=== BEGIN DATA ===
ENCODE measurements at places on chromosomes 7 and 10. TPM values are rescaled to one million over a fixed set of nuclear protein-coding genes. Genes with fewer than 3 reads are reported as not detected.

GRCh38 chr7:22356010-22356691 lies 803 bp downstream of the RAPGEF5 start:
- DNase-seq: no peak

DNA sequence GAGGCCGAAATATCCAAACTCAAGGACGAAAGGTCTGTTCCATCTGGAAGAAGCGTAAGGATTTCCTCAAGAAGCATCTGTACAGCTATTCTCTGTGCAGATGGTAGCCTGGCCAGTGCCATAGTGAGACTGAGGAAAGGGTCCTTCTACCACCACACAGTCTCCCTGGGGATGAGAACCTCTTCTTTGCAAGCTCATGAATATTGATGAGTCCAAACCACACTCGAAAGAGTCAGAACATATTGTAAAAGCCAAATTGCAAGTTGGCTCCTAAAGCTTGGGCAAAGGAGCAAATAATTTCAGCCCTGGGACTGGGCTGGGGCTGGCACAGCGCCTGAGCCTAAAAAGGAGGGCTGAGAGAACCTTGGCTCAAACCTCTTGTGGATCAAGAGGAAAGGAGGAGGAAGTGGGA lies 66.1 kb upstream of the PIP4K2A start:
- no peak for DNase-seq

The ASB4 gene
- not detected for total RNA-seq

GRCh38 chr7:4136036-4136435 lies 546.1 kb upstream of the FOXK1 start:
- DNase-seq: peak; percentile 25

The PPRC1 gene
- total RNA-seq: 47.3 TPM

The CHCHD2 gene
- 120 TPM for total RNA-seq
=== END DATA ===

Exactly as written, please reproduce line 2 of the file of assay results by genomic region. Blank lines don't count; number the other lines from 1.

GRCh38 chr7:22356010-22356691 lies 803 bp downstream of the RAPGEF5 start: